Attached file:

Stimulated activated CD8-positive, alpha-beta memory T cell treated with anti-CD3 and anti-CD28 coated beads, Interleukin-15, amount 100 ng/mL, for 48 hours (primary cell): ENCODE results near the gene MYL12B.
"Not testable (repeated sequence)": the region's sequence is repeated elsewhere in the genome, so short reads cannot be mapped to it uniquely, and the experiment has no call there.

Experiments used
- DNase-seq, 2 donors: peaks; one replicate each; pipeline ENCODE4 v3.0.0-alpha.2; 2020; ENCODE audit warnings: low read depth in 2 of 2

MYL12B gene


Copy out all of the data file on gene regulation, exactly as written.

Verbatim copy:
Stimulated activated CD8-positive, alpha-beta memory T cell treated with anti-CD3 and anti-CD28 coated beads, Interleukin-15, amount 100 ng/mL, for 48 hours (primary cell): ENCODE results near the gene MYL12B.
"Not testable (repeated sequence)": the region's sequence is repeated elsewhere in the genome, so short reads cannot be mapped to it uniquely, and the experiment has no call there.

Experiments used
- DNase-seq, 2 donors: peaks; one replicate each; pipeline ENCODE4 v3.0.0-alpha.2; 2020; ENCODE audit warnings: low read depth in 2 of 2

MYL12B gene